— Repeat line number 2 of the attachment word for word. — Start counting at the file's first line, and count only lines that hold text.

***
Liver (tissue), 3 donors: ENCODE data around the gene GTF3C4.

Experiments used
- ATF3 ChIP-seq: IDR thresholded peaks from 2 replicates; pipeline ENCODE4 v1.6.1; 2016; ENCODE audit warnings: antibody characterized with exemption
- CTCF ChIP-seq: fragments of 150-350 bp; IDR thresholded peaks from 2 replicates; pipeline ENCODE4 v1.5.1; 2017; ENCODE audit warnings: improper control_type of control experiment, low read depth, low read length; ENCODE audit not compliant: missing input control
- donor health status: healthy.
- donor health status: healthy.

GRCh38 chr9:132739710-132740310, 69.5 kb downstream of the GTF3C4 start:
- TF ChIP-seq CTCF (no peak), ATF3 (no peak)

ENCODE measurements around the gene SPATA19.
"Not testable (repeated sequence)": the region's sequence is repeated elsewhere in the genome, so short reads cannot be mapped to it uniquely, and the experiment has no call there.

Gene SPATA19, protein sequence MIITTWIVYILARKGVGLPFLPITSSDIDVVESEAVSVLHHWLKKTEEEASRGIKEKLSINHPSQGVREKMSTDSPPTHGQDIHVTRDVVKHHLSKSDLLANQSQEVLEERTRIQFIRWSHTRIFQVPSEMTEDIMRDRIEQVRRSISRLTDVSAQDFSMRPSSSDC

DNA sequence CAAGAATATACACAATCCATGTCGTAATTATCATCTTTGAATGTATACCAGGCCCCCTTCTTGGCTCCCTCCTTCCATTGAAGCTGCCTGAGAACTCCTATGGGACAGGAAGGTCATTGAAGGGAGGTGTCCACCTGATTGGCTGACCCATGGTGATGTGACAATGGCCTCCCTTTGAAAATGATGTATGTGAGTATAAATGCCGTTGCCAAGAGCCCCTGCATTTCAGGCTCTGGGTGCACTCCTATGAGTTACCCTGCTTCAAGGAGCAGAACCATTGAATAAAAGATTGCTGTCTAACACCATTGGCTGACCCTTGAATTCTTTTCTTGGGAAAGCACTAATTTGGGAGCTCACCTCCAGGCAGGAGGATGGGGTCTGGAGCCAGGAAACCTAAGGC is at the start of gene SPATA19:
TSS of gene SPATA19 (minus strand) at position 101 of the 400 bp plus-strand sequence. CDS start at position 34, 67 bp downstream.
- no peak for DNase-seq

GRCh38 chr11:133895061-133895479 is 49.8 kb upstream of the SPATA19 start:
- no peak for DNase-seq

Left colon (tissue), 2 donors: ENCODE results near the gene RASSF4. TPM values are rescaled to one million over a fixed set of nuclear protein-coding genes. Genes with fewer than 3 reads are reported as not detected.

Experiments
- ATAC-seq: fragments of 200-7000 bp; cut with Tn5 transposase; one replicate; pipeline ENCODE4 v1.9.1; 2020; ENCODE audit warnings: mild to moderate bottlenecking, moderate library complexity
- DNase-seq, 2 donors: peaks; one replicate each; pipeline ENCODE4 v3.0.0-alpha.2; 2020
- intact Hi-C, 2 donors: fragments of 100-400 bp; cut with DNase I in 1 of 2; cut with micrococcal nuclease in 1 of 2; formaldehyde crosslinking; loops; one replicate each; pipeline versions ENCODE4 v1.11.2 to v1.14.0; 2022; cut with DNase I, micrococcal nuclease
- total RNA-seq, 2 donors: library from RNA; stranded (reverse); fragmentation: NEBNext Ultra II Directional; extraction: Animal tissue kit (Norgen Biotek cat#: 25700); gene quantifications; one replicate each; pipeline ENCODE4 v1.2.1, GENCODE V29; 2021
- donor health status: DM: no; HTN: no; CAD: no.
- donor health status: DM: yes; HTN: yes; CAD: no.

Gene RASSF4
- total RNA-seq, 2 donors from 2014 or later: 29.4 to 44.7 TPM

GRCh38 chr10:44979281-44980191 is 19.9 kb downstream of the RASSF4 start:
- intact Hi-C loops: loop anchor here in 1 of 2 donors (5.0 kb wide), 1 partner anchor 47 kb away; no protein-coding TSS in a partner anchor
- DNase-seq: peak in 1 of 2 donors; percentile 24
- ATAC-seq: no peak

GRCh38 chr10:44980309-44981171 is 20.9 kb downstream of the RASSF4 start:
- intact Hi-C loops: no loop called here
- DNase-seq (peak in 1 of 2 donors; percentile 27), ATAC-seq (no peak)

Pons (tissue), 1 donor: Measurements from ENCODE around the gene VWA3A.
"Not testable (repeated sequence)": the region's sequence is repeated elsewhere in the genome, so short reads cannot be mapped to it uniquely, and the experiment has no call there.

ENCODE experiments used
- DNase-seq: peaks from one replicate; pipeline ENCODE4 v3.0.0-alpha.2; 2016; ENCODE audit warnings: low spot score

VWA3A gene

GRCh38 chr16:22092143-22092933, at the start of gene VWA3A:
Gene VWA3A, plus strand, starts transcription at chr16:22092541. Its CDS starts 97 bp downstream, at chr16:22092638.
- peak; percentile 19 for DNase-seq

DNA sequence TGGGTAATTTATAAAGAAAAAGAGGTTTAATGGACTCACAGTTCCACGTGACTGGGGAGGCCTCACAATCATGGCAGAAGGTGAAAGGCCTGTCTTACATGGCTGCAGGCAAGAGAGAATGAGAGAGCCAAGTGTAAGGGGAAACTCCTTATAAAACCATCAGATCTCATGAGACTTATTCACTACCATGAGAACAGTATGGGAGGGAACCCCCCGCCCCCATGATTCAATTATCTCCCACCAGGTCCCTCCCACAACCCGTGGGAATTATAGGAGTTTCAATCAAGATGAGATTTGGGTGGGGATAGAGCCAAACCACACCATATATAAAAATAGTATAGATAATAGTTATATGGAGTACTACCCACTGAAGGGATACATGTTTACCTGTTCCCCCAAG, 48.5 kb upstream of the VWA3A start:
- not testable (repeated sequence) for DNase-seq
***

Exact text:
Experiments used